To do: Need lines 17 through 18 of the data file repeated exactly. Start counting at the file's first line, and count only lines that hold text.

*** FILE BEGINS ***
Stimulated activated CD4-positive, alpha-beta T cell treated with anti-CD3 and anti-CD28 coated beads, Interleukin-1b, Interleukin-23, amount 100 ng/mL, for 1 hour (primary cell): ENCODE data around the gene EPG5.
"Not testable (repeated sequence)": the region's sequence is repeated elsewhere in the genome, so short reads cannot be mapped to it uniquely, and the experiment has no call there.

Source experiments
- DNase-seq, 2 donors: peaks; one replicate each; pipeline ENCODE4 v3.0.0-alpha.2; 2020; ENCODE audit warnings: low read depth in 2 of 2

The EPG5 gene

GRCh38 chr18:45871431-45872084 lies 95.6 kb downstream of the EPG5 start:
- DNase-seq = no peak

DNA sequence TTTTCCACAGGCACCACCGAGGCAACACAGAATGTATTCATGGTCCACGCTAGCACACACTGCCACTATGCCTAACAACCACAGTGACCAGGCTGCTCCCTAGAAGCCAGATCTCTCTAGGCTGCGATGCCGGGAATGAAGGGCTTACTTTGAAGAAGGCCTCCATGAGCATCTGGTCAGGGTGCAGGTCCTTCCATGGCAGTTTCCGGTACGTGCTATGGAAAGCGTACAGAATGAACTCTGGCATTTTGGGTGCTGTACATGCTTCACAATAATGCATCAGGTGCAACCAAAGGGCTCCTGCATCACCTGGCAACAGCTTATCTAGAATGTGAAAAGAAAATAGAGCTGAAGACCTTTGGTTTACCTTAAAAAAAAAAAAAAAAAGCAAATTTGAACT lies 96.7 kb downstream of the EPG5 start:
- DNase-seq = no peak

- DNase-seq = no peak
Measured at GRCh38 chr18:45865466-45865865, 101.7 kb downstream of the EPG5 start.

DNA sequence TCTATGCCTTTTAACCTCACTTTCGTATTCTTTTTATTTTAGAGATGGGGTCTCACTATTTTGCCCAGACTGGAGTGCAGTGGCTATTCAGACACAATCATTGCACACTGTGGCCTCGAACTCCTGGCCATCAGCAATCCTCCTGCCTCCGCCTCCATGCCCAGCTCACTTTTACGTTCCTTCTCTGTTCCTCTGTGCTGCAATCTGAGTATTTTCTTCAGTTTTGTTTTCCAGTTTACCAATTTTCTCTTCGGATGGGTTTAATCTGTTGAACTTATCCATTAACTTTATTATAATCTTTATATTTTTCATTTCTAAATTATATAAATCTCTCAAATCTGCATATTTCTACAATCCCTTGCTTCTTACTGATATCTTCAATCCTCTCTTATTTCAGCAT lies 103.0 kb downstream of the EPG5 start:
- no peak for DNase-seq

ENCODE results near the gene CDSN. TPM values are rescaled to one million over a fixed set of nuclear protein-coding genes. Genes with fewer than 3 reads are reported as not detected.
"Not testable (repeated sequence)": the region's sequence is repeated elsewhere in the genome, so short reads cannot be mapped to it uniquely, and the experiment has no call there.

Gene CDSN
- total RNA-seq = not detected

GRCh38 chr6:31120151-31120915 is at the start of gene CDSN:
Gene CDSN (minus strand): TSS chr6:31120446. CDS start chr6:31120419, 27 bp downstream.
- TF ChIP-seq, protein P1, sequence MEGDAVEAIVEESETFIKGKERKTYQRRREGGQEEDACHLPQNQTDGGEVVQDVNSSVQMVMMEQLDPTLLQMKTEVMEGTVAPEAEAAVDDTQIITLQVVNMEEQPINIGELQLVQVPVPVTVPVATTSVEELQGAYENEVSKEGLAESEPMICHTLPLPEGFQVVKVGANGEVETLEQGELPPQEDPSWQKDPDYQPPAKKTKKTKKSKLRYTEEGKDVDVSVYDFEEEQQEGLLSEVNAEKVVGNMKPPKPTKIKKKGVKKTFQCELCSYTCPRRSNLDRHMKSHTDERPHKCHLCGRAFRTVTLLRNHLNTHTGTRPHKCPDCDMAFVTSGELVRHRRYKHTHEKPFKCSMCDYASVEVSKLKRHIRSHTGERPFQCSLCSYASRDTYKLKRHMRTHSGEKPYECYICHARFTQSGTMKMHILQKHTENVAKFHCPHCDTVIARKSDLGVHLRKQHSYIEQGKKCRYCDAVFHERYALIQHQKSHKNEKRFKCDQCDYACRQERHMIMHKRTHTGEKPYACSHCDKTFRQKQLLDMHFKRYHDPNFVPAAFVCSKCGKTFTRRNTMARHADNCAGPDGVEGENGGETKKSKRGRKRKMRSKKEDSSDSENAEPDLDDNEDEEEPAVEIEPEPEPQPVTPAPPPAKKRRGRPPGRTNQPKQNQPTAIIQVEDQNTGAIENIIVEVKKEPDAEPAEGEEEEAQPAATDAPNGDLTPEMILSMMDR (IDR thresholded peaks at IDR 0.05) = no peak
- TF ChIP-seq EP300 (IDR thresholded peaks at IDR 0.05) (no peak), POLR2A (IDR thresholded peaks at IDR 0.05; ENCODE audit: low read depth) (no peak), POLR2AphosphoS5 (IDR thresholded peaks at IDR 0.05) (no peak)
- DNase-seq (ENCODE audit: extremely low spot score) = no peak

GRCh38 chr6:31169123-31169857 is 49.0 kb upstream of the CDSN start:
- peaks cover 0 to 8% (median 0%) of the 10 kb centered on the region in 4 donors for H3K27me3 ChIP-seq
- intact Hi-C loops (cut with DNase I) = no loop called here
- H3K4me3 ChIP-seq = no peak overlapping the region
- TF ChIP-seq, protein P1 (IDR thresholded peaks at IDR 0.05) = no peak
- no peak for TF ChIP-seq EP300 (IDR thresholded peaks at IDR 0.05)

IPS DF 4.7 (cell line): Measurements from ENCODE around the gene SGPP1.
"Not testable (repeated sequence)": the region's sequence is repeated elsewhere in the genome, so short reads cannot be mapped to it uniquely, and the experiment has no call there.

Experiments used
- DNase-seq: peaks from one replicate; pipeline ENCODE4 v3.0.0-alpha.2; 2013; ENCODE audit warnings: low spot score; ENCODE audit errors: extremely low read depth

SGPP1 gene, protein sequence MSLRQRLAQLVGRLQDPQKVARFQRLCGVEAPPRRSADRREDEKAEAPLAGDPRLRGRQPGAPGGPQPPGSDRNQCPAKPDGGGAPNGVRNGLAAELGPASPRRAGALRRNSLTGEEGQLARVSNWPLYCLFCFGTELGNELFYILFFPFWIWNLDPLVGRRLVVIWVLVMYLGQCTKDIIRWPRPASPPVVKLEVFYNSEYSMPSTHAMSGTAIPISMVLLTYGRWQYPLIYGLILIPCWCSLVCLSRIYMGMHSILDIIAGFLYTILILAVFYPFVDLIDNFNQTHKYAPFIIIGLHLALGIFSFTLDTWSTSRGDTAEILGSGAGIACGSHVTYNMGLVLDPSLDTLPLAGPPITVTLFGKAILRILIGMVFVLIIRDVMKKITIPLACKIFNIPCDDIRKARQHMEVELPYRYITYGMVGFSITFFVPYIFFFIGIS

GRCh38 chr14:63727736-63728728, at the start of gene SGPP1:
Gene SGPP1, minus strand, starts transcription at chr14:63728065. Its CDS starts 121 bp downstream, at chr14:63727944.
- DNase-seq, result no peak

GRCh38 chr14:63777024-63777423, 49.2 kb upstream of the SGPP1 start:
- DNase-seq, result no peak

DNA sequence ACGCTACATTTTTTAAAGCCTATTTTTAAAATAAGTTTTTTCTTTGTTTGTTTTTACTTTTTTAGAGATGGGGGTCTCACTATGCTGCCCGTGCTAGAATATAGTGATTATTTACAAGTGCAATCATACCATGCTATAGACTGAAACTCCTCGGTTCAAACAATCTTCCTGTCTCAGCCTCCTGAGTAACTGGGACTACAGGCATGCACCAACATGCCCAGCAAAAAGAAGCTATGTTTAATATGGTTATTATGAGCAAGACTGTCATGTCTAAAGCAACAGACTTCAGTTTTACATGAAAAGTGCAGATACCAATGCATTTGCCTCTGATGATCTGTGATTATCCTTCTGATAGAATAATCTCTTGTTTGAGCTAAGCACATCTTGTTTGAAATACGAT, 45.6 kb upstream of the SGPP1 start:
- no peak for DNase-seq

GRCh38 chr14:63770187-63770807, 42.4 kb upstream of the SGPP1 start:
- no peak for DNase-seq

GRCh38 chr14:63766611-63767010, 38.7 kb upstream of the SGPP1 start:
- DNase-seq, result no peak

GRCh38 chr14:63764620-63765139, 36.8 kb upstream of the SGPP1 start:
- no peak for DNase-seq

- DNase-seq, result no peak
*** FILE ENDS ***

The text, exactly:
- total RNA-seq = not detected

GRCh38 chr6:31120151-31120915 is at the start of gene CDSN: